The deformation of serpentinites along the Sashu Fault, Saganoseki Peninsula, SW Japan, involved both mylonitization and brecciation. The brecciation was accompanied by metasomatism, and the metasomatized rocks record additional ductile deformation. Serpentinite mylonite is composed mainly of antigorite, with minor magnetite and Cr-spinel. Foliation and lineation in this rock type are defined by the shape preferred orientation of antigorite and the alignment of fine-grained magnetite and carbonate minerals. The antigorite also shows a lattice preferred orientation (LPO), as measured with a universal stage, with c axes oriented near-perpendicular to the foliation and b axes oriented parallel to the lineation. Brecciation is concentrated in the reaction zone along the boundary between serpentinites and surrounding country rocks. Talc and chlorite schists developed in this zone as a result of associated metasomatism and deformation; consequently, they contain composite planar fabrics and drag folds. The breccias themselves are composed of serpentinite fragments cut by veins of calcite and talc. Analyses of fluid inclusions in calcite from the breccia indicate that brecciation occurred at 200-300 °C at depths of 3.8-11.8 km. Metasomatic reactions, particularly the formation of talc, contributed to weakening of this serpentinite-bearing fault zone.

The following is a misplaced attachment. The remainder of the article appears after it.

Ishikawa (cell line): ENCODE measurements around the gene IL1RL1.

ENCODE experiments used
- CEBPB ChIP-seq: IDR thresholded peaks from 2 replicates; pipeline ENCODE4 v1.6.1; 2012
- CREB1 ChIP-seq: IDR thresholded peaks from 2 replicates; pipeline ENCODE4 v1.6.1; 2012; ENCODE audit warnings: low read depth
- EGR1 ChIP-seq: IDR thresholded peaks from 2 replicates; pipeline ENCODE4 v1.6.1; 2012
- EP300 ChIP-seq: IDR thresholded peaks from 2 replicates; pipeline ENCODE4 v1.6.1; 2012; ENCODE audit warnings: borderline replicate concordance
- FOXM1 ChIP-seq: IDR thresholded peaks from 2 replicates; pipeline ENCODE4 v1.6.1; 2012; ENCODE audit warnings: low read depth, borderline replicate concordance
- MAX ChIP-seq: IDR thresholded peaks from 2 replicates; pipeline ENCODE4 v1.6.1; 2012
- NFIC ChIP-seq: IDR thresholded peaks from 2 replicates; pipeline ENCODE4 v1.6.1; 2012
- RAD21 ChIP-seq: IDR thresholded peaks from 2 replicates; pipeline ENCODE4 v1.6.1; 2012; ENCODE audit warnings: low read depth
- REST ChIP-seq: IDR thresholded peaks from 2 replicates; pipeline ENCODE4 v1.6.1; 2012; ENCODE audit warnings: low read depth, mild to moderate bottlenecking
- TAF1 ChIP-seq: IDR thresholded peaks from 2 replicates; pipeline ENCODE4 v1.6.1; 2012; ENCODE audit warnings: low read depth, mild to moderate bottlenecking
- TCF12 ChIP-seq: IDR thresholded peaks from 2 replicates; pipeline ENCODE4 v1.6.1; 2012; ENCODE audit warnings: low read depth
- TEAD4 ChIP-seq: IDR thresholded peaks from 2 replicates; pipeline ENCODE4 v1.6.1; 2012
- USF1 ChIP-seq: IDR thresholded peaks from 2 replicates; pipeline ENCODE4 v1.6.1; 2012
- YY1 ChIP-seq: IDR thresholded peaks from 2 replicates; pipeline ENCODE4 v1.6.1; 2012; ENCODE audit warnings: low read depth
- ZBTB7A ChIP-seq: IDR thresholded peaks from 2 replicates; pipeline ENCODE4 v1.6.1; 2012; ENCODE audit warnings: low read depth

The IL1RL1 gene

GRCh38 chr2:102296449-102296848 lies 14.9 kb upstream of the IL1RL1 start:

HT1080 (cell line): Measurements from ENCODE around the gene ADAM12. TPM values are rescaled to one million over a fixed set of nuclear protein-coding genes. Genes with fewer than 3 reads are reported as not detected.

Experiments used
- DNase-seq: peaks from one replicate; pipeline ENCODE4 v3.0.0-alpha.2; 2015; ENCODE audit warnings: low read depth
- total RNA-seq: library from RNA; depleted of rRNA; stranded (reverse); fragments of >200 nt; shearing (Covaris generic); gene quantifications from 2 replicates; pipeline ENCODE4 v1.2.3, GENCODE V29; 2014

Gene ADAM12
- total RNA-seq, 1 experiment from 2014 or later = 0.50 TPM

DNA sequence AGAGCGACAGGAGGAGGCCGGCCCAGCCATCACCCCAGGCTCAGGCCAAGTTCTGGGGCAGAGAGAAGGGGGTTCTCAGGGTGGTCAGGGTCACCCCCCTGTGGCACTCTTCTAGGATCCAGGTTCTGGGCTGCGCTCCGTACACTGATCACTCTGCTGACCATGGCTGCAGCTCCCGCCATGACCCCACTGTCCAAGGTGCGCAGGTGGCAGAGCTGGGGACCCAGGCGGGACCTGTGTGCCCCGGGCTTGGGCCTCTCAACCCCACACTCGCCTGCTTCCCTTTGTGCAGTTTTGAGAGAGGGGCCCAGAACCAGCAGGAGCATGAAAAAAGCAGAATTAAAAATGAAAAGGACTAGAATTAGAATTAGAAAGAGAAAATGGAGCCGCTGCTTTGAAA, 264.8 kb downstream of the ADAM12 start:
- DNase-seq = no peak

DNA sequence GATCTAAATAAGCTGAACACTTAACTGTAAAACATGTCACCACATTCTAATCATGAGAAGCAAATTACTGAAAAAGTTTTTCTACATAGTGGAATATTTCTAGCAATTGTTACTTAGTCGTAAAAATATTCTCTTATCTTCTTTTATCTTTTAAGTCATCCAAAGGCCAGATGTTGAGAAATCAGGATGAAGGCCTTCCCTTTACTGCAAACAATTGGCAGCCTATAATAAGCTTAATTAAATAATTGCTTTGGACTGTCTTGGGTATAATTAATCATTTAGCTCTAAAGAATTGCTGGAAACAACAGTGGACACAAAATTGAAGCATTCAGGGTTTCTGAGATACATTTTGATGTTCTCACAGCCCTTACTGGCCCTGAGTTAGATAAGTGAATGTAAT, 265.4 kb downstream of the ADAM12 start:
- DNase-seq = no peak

ASJC Scopus subject areas